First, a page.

Jaguar F-TYPE 3.0 V6 S Convertible

F-TYPE1It may have been decades in the making but does the new F-type, the spiritual successor to the iconic E-Type, live up to expectations, Geraldine Herbert finds out.

What is it? Jaguar has roared back into the open top market with a dazzling looking convertible.

Who is it aimed at? This is the perfect car for posing in; no rival looks like or sounds like the Jaguar F-Type,

Styling? Stylish, sassy, sexy, this seductive two seater is simply one of the most stunning looking cars.

Under the Bonnet? We drove the mid ranged ‘S’ version powered by a supercharged 3.0-litre V6 and this is one fast cat,  as its 4.9-second 0-to-100 kmh time and electronically limited 275 km/h top speed attests to.

What about inside? Inside the seats are supremely comfortable but it is cramped and the central touch-screen system, which allows you to control pretty much everything in the car, is fiddly and far from user friendly. But, then the F-type is so much fun to drive you will hardly have time to look up.

Luggage space is tight at 196 litres and while you would struggle to swallow the spoils from a days worth of shopping whoever bought a convertible to be practical?

On the Road? Press the start button and it positively roars with a raw engine noise to surpass any tune from the stereo. On the corners it is light and nimble, and while it doesn’t carve through bends with quite the clinical precision of a 911, there is something far more visceral and earthy about this Jag. Low, flat and stable at speed the eight-speed sports transmission is smooth but on occasions you wish it would respond just a fraction faster.  With 380bhp loitering under the bonnet it is also shockingly fast, shooting from standstill to 100km in 4.9 seconds. It’s comfortable, too and much less jarring then you would expect.   

The roof is simple to use and goes up and down in seconds so  when the sun shines it’s the only way to travel but be warned with the roof down you’ll need to raise your voice at higher speeds and ladies just two words, Bridget  Jones.

And Safety? The F-Type has yet to be tested by the EuroNCAP but it comes equipped with a full array of safety features including  blind spot monitoring, rear camera, traction and stability control and anti-lock brakes. In addition the F-Type’s aluminium structure is designed to be resilient.

Options? Three models of the F-Type are available, – F-Type, F-Type S and range topping the F-Type V8 S  with its 5.0-litre V8 supercharged petrol producing 495bhp.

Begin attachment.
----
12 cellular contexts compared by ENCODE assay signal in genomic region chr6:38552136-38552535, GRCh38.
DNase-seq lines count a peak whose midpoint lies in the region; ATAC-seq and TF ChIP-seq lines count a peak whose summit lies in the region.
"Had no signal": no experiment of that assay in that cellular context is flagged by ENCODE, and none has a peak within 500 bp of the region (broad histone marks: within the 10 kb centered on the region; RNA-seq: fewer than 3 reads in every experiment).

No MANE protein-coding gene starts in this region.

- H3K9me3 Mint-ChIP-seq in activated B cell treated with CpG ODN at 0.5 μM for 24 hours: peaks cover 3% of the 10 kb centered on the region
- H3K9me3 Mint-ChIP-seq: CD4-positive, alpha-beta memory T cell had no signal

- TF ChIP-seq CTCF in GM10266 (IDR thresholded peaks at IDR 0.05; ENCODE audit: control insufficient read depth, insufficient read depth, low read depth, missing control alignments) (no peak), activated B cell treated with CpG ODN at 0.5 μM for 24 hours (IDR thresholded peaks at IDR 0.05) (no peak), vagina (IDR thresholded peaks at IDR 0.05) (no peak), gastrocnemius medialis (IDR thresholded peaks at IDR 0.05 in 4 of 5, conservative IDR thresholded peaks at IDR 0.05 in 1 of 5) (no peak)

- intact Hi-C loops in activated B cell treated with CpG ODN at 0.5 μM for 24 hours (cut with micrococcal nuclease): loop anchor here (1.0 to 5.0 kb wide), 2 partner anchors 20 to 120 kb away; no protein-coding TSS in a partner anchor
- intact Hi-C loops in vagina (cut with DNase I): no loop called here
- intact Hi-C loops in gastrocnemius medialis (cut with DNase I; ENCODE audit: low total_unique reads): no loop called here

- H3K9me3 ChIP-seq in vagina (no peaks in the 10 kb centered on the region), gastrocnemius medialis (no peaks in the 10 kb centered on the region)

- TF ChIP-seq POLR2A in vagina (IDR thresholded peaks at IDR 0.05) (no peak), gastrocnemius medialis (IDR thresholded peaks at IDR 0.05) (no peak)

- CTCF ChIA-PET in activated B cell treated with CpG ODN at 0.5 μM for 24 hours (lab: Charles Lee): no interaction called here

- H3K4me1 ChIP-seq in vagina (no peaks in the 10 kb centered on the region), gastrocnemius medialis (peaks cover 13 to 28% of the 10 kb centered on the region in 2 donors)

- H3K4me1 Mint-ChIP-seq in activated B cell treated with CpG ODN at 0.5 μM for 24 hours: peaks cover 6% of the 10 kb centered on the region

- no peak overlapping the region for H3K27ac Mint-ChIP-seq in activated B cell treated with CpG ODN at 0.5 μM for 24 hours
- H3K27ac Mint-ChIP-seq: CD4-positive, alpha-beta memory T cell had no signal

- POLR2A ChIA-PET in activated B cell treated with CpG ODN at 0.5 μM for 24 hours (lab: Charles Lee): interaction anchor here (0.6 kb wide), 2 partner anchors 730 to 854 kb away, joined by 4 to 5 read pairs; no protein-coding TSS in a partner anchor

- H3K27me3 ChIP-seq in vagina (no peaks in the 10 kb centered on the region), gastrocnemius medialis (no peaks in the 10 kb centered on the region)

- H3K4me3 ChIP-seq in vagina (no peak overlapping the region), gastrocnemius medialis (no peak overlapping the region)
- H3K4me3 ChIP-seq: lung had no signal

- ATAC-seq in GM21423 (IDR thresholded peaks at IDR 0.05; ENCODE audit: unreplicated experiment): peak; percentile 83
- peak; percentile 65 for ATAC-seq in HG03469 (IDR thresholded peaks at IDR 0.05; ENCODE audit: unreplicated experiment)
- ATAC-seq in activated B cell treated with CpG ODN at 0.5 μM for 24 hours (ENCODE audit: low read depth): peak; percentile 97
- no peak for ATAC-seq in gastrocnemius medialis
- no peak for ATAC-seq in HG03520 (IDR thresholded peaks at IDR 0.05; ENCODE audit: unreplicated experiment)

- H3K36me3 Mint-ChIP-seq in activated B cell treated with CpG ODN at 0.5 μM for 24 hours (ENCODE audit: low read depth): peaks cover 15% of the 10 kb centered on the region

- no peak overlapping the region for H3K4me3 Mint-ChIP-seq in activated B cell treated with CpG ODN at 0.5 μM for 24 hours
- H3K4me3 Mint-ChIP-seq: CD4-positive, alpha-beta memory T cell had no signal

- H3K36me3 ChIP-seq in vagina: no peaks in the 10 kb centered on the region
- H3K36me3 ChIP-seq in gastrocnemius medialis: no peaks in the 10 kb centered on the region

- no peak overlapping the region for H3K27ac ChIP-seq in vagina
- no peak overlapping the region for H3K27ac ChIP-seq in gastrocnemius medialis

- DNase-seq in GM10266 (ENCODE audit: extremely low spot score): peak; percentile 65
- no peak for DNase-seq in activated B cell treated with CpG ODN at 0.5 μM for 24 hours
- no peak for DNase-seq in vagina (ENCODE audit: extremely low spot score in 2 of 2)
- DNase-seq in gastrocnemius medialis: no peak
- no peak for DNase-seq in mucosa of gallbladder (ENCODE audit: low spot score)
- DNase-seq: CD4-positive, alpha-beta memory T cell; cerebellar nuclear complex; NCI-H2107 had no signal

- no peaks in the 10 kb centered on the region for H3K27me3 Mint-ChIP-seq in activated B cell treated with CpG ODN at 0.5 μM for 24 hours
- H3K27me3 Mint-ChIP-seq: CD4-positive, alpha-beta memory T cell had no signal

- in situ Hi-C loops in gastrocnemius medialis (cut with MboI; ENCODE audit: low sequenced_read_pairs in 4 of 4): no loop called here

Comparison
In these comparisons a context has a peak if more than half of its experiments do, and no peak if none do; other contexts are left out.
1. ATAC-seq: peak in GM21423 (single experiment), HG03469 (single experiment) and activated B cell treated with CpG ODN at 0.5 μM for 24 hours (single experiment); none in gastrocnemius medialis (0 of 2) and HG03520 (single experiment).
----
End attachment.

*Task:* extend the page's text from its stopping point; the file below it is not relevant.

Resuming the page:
Economy? The extensive use of aluminium is an elegant solution to weight in terms of performance but does little to aid fuel economy. Official figures for a mix of motorway  and city driving is 7 litres per 100kms or 40.4mpg though we didn’t get anywhere near that while driving it and the 209g/km makes for an eye watering €1,200 annual motor tax bill.

Verdict? The F type is a serious style statement and the engine’s growl is sure to turn heads but it not only looks fabulous it drives like a dream. On the downside it’s not cheap or particularly practical and there is virtually no rear visibility but press the start button and all reservations disappear. The F-type is a pure driving machine, without a dash of practicality and is the perfect car for those who love driving and looking good while doing it.


Why you’ll buy one? Engine Note; driving dynamics; Stunning Looks

Why you won’t? F-Type Coupe; Price; Cramped



Porsche 911  – Prices from €185,310

Audi RS5 Cabriolet –  Prices from €113,890


Jaguar  F-TYPE 3.0 V6 S Convertible

Engine: 2995cc, 380bhp @6,500 rpm,
Max speed: 
0-100 kph:  
4.9 seconds
Emissions (Motor Tax) :
  209g/km (€1200)
Model price range: €108,250   – €151,750 (Test Car – €136,015)
No of Doors: 2 doors
Euro NCAP : to be tested
Fuel type:  Petrol
Fuel Economy (combined cycle): 7.0 l/100km (40.4 mpg)
Boot Capacity Seats up(down) : 196 litres
Length: 4470mm
Width: 1923mm
Height: 1296mm
Wheelbase: 2622 mm


For more information on the Jaguar F-Type check out Jaguar Ireland


Geraldine Herbert

14th May, 2014


Author: Geraldine Herbert

Contributing Editor and Motoring Columnist for the Sunday Independent and editor of wheelsforwomen. Geraldine is also a regular contributor to Good Housekeeping (UK) and to RTÉ Radio One, Newstalk, TodayFM and BBC Radio. You can follow Geraldine on Twitter at @GerHerbert1

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